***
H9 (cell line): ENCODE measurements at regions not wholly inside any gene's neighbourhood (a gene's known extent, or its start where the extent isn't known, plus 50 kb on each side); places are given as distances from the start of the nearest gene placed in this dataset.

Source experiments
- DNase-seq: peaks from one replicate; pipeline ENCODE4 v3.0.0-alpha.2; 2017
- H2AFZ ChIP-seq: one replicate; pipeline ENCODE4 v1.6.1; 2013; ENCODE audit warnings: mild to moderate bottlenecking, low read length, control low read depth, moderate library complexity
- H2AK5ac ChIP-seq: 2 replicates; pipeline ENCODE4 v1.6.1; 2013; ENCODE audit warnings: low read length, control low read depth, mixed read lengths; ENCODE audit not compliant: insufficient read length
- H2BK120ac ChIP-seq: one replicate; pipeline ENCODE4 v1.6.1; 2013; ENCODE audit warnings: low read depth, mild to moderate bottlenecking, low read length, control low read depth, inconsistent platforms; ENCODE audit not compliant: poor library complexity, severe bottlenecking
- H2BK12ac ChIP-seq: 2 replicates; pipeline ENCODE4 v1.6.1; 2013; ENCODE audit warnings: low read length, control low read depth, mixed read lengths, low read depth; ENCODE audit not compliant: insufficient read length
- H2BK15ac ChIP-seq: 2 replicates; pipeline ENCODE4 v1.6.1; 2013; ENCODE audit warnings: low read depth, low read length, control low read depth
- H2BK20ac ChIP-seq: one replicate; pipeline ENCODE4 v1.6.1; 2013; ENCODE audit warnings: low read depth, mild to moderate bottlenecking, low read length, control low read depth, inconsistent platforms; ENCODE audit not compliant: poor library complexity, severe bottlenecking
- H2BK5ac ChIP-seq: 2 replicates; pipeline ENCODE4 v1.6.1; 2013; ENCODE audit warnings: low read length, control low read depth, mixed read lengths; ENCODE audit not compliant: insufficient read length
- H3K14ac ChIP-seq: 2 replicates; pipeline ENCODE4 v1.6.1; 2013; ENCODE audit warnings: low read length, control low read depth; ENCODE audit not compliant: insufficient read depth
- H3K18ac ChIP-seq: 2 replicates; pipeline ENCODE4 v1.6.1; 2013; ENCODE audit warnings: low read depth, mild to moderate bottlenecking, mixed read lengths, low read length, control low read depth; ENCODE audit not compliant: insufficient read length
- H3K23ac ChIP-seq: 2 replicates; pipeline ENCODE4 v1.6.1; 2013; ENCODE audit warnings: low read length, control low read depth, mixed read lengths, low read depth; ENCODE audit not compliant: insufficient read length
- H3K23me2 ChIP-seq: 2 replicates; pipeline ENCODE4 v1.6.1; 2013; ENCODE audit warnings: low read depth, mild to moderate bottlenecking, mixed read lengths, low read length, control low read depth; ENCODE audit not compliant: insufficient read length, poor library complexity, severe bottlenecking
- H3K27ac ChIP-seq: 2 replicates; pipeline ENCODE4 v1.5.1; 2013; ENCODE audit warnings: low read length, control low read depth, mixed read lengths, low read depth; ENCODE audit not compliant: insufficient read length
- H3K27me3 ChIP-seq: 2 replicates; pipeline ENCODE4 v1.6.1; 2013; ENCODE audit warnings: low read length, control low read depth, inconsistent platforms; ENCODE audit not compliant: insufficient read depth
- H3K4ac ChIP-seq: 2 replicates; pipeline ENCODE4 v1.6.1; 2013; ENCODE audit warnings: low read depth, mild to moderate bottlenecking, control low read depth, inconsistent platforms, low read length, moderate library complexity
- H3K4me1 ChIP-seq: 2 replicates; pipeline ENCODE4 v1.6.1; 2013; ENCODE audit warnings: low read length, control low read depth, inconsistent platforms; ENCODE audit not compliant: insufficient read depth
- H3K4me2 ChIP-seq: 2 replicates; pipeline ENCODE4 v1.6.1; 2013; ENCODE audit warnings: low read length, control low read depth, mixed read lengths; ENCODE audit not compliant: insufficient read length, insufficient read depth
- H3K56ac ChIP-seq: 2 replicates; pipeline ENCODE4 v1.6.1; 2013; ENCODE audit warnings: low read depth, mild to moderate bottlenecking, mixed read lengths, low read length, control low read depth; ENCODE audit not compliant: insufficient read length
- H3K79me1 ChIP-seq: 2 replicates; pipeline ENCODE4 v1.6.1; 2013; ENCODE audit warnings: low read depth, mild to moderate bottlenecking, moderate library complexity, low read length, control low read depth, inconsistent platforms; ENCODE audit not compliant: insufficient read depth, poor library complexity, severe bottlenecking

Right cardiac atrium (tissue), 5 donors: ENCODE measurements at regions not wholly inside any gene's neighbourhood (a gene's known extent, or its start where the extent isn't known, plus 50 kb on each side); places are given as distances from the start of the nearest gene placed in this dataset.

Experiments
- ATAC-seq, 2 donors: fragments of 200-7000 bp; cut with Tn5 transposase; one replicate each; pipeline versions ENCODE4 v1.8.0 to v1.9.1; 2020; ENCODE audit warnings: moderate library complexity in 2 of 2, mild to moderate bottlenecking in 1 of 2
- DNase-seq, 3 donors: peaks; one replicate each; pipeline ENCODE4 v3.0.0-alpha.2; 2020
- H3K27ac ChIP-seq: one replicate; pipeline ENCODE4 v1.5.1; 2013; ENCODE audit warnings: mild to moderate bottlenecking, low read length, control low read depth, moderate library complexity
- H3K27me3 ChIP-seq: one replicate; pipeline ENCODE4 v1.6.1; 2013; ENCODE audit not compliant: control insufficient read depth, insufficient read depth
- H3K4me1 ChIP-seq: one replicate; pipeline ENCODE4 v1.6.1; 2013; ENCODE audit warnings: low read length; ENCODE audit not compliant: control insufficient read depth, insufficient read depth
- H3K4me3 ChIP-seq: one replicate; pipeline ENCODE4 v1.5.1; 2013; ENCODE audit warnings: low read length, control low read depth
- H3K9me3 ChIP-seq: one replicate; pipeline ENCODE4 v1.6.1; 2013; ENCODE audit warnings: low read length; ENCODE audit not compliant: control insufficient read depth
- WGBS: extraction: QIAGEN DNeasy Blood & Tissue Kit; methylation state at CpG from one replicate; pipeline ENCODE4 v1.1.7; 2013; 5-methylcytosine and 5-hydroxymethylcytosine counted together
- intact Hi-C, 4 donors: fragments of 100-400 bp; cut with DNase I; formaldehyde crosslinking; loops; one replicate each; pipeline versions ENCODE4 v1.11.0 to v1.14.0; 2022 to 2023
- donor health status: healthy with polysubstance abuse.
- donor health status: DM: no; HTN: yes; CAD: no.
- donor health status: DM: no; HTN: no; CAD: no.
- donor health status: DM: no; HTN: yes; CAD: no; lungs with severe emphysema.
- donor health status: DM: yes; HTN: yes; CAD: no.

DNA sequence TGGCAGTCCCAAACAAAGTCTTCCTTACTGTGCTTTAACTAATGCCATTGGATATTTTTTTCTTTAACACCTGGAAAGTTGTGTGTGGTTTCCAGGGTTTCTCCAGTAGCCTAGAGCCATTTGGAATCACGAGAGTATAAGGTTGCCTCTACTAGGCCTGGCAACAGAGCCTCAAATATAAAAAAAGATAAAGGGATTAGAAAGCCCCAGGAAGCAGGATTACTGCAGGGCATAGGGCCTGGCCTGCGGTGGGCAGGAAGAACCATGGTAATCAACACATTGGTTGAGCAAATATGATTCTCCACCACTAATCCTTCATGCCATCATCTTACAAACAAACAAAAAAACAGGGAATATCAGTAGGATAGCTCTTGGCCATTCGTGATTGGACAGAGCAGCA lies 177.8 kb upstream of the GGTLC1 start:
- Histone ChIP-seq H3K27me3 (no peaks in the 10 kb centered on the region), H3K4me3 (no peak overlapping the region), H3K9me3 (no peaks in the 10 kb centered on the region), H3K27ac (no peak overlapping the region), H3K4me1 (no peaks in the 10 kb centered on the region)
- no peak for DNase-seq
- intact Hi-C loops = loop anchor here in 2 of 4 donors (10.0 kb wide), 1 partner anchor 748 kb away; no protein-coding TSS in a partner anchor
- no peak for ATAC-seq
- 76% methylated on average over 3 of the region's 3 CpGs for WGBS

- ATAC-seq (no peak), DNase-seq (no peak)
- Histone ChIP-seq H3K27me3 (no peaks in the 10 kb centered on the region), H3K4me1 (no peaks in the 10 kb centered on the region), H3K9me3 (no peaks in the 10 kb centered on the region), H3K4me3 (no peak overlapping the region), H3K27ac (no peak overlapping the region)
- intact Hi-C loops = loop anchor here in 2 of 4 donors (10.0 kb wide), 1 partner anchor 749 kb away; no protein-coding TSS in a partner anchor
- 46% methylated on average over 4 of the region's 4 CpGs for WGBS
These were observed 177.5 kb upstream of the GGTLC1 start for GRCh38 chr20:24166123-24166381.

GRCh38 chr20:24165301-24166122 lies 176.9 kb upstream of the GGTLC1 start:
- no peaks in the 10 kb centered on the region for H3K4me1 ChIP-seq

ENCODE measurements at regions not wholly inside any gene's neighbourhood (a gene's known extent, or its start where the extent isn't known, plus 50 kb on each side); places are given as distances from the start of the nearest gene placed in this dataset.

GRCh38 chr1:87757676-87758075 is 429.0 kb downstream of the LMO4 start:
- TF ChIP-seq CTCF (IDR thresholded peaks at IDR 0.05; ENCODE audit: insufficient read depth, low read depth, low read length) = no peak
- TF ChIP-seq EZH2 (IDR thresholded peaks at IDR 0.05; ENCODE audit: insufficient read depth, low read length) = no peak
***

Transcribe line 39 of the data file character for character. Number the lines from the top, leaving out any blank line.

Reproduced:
- Histone ChIP-seq H3K27me3 (no peaks in the 10 kb centered on the region), H3K4me3 (no peak overlapping the region), H3K9me3 (no peaks in the 10 kb centered on the region), H3K27ac (no peak overlapping the region), H3K4me1 (no peaks in the 10 kb centered on the region)